Marquette’s Trinity Fellows Program is being recognized by the Peace Corps

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Marquette’s Trinity Fellows Program is being recognized by the Peace Corps

The Trinity Fellows program is being recognized by the Peace Corps.

The Trinity Fellows program is being recognized by the Peace Corps.

Photo by Jordan Johnson

The Trinity Fellows program is being recognized by the Peace Corps.

Photo by Jordan Johnson

Photo by Jordan Johnson

The Trinity Fellows program is being recognized by the Peace Corps.

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The Peace Corps is recognizing Marquette University Trinity Fellows Program, which is an organization where students earn their graduate degrees while serving a local non-profit, for its long standing partnership with the Paul D. Coverdell Fellows Program, a graduate fellowship that provides returned Peace Corps volunteers financial assistance. The Peace Corps is sending an anniversary bell to President Lovell. 

“When a volunteer completes their service they get to ring a bell or gong to signify the completion of their service,” Swabek said. “The bell is a symbol of celebration.”

Marquette began its partnership with the Paul D. Coverdell Fellows in 2000 with the founding of the Trinity Fellows Program.

Carolyn Swabek, assistant director of the Trinity Fellows Program, said the program offers students earning their master’s degree full tuition and a monthly stipend for their returned commitment to social justice and service. 

Fifteen Fellows accepted to the program every year receive full tuition scholarships and a monthly stipend of $1,615 for off-campus living expenses. In return, Fellows are placed at selected nonprofit organizations in the Milwaukee area, where they work 18 hours a week during the academic year.

 “The Trinity Fellows demonstrates Marquette’s mission to promote justice through service in a wonderful way,” Swabek said.   

The Trinity Fellows Program has partnered with more than 75 area agencies, including The American Red Cross and The Urban Ecology Center.

“We have our fellows in their nonprofit job for the whole 21 months that they are in the program,” Swabek said. “They are really able to dig deep, build capacity and take on more leadership and personal development through their role.”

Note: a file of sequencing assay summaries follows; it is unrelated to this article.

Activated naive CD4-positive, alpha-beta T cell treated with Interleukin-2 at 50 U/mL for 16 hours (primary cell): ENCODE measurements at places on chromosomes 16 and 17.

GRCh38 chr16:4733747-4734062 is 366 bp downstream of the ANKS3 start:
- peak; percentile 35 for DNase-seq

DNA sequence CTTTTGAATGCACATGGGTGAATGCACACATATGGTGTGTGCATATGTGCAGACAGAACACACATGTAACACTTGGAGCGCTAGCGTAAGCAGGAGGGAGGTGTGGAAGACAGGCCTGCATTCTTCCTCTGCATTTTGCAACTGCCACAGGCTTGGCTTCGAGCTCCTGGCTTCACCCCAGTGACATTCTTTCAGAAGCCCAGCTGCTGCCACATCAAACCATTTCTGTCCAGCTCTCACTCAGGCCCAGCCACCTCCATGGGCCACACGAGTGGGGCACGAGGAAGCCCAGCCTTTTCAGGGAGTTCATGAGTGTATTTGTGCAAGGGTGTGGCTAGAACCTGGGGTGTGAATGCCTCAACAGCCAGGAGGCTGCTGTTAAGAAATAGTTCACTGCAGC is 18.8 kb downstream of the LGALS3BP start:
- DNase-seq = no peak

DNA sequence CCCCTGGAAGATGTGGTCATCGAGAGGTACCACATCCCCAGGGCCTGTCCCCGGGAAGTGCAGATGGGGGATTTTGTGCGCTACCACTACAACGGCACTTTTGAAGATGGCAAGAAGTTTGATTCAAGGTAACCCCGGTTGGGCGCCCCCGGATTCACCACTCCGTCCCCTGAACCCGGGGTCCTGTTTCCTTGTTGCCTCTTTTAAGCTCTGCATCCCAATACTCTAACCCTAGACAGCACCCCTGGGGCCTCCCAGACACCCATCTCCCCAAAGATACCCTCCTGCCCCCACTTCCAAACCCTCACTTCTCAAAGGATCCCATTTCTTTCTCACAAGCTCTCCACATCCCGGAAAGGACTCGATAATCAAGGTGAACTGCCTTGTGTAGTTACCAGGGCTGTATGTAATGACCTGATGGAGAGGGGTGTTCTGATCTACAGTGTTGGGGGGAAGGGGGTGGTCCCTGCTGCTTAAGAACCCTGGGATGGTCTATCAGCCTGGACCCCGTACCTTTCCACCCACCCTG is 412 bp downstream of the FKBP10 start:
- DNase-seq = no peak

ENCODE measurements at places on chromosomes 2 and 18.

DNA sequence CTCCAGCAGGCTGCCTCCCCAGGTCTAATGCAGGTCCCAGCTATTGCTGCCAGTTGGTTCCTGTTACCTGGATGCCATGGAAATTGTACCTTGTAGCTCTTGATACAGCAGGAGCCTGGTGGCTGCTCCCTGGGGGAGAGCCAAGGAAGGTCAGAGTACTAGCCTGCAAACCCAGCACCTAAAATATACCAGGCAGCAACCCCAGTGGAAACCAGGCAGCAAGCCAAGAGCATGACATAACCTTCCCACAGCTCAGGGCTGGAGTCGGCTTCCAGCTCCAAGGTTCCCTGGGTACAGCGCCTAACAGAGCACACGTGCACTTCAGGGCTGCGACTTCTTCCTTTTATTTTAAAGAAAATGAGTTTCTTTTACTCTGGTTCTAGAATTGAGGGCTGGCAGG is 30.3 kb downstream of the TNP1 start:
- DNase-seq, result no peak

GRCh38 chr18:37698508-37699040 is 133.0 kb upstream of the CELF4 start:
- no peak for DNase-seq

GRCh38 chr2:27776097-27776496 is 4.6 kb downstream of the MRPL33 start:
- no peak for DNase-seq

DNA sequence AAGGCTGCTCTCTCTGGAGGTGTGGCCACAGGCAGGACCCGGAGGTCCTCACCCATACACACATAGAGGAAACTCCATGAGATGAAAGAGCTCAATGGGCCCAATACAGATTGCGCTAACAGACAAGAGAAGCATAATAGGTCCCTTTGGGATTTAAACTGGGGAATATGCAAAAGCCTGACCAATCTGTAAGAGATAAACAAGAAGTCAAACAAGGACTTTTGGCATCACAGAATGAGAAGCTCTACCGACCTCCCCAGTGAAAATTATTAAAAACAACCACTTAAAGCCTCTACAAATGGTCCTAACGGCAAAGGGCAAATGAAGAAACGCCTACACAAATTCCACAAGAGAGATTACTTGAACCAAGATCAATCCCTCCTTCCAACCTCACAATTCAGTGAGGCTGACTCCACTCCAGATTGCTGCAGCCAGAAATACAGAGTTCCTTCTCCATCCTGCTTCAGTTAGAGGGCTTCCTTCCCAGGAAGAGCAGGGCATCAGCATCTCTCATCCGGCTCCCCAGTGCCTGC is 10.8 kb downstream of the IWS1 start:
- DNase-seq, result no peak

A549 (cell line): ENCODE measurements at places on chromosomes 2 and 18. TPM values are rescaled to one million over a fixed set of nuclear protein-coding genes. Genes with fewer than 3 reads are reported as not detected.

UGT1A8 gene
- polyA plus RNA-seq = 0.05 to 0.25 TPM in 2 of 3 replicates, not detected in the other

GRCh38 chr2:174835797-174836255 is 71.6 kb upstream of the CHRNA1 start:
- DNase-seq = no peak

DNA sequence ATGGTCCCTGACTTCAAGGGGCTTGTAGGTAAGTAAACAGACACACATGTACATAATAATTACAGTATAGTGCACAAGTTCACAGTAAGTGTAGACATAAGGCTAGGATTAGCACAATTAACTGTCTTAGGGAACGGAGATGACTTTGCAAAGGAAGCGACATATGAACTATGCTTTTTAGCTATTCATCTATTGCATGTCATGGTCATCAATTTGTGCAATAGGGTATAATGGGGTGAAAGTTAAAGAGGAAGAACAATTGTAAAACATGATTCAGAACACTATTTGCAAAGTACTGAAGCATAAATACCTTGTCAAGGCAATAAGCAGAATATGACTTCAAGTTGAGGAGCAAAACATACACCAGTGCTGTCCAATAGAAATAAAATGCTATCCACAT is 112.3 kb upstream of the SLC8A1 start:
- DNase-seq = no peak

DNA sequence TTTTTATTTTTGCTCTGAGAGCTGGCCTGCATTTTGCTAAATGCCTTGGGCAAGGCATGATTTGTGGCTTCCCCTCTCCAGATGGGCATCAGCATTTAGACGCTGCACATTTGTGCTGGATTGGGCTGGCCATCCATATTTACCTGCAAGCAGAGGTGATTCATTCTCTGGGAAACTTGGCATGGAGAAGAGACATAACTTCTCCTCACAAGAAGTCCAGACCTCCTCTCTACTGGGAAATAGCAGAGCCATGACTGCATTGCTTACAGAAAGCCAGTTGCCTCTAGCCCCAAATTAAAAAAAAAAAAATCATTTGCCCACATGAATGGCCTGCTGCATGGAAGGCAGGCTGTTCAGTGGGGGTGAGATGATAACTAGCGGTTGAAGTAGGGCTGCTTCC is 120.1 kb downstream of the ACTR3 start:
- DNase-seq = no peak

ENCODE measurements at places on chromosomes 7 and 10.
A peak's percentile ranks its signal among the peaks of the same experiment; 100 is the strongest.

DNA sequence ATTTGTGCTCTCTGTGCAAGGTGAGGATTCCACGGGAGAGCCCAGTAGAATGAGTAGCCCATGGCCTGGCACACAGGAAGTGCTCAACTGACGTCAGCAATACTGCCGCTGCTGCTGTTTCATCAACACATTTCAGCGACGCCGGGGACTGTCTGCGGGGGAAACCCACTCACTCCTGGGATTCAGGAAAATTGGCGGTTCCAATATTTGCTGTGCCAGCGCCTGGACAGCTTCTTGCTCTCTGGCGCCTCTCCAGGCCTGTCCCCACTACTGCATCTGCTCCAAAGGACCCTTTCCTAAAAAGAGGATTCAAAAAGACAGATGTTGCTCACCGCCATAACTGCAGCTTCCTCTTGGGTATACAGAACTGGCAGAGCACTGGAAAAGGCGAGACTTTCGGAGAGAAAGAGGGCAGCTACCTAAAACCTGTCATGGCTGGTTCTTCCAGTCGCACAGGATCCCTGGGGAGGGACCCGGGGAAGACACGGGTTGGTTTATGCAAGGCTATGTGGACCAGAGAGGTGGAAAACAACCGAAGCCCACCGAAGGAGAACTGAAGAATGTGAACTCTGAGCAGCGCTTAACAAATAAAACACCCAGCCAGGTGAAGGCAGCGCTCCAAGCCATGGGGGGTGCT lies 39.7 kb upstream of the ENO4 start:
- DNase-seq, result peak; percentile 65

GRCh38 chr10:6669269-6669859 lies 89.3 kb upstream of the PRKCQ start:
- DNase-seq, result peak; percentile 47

Graduate students apply to the Trinity Fellows as they apply for graduate school through a process of applications, essays and interviews. 

To qualify for the program, students must complete full time service in the Peace Corps, AmeriCorps, The Jesuit Volunteer Corps, Teach for America or two or more years of full-time employment with a nonprofit organization. 

“The purpose of the program is to expand the network of young professionals in Milwaukee who are focused on social justice,” Swabek said. 

“Each Fellow is placed at their non-profit based on their skills, experience and interest,” Swabek said. “Non-profits also apply to have a Fellow so its competitive on both ends.”

“Not only are we learning in the classroom — anything from my degree which is public service to business — but out of the classroom through our work in Milwaukee,” Molly O’Brien, a first-year Trinity Fellow and graduate student in the College of Arts & Sciences, said. 

Swabek said fellows are expected to complete their master’s program in two years, enrolling in nine credits per semester. They are required to take nine elective credits in urban issue courses.

“The Trinity Fellows Program is unique because while you are earning your masters, you also get hands-on experience in something you are passionate about,” said Bethany Woodson, a second-year Trinity Fellow getting her masters in international affairs and a board member for the Milwaukee Peace Corps Association. 

Woodson said the Milwaukee Peace Corps Association is a community of return and prospective Peace Corps volunteers that holds social and community events.

Woodson said that she was in the Peace Corps 2015-2016 doing economic development work in Burkina Faso, qualifying her to be a Trinity Fellow. 

Her agency is The International Institute of Wisconsin, which mainly does refugee resettlement work. There has been at least four or five Trinity Fellows at that institute, she said. 

Both Woodson and O’Brien found the Trinity Fellows Program on the Coverdell website, which is a database for scholarships and fellowships. 

O’Brien served in both Jordan and Thailand as a youth and development volunteer for the Peace Corps. She is now a Homeowner Support Fellow at the Milwaukee Habitat for Humanity. 

Habitat for Humanity is an organization that brings people together to build homes and communities for those in need.

“A huge benefit of being a fellow is the network that comes with it,” Woodson said. “Everyone that was, is or wants to be a fellow is just very approachable (and) wants to help others out.” 

“I absolutely love Trinity. I think it’s an amazing program,” O’Brien said. “Everyone involved in this program is incredible, and I am proud of what they do for Milwaukee.”

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